Sept. 8, 2023Print | PDF
Thanks to the Natural Sciences and Engineering Research Council of Canada (NSERC), Wilfrid Laurier University researchers will receive ongoing operating funds toward their long-term research goals. Ten faculty members were successful in NSERC’s Discovery Grants competition for a total of nearly $2 million in research funding.
“The Discovery research program fosters research excellence while also providing stimulating research training opportunities for the scientists and engineers of tomorrow,” says Alejandro Adem, president of NSERC. “The people behind these explorative research programs lay the groundwork for a thriving research enterprise in Canada. They make the discoveries that ultimately improve our society and quality of life.”
Among Laurier’s Discovery Grant recipients were two scientists working to protect aquatic ecosystems: Heidi Swanson, the Jarislowsky Chair in Sustainable Water Futures, and Dirk Wallschläger, the Laurier Distinguished Research Chair in Aquatic Sciences.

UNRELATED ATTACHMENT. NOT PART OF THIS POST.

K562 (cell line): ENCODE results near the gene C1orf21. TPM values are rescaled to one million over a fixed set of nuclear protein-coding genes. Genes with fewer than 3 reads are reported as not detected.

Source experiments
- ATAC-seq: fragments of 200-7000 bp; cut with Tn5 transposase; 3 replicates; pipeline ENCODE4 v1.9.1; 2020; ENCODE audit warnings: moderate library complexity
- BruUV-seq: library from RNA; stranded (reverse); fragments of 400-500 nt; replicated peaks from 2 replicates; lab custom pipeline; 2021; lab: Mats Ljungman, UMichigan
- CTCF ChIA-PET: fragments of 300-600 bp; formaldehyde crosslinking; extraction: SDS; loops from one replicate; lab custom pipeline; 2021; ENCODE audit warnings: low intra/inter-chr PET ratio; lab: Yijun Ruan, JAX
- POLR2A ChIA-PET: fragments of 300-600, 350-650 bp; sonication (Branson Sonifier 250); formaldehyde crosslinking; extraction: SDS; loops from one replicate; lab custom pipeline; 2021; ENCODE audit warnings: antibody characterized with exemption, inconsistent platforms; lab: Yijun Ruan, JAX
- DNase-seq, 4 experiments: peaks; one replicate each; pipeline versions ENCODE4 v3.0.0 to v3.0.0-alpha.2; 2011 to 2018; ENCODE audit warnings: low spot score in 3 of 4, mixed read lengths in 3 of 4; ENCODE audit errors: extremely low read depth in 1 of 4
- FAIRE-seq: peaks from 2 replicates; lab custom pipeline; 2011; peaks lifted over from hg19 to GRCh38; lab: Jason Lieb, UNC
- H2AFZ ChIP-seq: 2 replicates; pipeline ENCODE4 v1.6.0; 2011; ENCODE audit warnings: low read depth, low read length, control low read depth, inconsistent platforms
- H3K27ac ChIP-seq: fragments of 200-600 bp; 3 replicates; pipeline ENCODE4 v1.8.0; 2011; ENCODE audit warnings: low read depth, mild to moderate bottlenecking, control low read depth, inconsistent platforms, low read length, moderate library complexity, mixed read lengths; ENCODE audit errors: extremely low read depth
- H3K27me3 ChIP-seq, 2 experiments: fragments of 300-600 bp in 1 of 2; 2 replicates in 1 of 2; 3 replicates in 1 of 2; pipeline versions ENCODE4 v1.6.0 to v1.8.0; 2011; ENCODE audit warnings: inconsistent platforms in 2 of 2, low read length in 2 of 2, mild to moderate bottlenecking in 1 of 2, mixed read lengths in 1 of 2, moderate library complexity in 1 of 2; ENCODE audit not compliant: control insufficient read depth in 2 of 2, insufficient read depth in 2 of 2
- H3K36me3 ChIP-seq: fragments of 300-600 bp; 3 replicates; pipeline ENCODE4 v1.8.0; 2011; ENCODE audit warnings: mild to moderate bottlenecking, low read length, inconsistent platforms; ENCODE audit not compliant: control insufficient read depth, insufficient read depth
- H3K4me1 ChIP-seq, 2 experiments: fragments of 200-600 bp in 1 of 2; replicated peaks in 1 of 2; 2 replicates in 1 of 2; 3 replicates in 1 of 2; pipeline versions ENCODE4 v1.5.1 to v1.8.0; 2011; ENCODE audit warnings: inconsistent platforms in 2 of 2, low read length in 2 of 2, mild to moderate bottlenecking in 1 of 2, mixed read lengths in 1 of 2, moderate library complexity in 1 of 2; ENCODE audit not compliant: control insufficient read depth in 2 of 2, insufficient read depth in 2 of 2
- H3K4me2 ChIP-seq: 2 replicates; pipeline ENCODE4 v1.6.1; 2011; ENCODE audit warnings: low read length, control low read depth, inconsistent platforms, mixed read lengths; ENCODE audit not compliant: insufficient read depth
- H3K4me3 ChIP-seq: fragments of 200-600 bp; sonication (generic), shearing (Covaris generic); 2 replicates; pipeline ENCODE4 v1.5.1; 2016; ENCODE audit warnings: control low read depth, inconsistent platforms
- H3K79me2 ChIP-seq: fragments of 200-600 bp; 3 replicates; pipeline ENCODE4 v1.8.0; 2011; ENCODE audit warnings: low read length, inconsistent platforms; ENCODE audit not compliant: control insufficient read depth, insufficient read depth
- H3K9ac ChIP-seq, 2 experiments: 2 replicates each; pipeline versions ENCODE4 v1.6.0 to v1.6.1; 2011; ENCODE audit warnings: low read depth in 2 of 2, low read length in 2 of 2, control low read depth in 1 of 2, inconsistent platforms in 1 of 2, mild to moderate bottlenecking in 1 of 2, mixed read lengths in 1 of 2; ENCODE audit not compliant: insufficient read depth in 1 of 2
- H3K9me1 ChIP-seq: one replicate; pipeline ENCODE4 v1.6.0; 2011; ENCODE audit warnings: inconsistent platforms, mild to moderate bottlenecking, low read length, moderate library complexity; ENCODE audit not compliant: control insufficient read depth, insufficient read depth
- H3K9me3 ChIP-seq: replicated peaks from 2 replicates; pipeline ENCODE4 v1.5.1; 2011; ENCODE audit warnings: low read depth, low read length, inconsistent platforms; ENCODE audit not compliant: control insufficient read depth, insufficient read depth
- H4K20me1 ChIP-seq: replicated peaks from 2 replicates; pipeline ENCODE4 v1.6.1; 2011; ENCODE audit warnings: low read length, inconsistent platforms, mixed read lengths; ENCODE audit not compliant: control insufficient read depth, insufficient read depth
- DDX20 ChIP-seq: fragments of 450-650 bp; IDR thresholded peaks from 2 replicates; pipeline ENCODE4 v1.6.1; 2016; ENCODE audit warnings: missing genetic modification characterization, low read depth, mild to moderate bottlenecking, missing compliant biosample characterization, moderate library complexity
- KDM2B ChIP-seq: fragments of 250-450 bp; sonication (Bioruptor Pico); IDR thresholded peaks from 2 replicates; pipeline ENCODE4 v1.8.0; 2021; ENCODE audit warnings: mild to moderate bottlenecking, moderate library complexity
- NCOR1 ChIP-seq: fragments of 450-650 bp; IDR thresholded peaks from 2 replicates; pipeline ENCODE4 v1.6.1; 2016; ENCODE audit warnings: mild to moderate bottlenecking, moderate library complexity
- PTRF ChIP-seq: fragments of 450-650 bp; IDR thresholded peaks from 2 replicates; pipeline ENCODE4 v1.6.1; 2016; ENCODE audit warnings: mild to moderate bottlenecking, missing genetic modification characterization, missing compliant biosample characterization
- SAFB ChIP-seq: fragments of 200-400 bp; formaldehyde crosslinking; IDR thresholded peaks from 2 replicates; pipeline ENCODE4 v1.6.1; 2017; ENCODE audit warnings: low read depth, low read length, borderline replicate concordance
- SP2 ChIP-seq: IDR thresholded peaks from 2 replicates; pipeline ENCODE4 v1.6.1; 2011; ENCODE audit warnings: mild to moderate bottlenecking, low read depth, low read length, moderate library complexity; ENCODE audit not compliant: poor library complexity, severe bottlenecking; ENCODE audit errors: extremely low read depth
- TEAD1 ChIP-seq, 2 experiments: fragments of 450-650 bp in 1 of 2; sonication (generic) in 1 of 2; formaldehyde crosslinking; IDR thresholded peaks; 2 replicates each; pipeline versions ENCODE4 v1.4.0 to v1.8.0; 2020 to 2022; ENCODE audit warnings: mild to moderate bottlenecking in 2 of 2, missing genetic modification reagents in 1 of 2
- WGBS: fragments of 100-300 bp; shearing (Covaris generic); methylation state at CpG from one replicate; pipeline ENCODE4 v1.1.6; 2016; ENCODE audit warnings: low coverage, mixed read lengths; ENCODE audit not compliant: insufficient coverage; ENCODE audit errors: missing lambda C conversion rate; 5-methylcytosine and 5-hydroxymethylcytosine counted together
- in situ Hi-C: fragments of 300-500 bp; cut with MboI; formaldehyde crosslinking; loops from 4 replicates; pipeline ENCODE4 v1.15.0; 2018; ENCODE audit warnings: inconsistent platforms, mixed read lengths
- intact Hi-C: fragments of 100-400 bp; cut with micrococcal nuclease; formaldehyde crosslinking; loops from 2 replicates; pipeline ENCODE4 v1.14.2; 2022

Swanson was awarded $350,000, plus an additional $95,000 Northern Research Supplement, to investigate how environmental changes are affecting the safety of fisheries in the Canadian North. Fish is a critically important food for northern Indigenous communities, but high mercury levels can make it dangerous for people to consume. Swanson’s research aims to understand why mercury levels in fish vary between ecosystems and how changes to the land, such as resource development and permafrost thaw, impact water quality and fish ecology. Ultimately, she plans to create safety guidelines for fish consumption and climate change adaptation plans.
Wallschläger was awarded $175,000, along with a Research Tools and Instruments Grant of $150,000, to study selenium, an environmental contaminant that poses challenges to freshwater systems and aquatic wildlife across North America. Selenium is discharged into aquatic ecosystems from industrial processes such as coal-fired power plants, petroleum refineries and mining. It may lead to reproductive effects in birds and fish that would endanger the survival of local populations. Wallschläger plans to develop methods to measure selenium within contaminated ecosystems and inform environmental regulations for industrial water treatment.
Additional Laurier Discovery Grant recipients: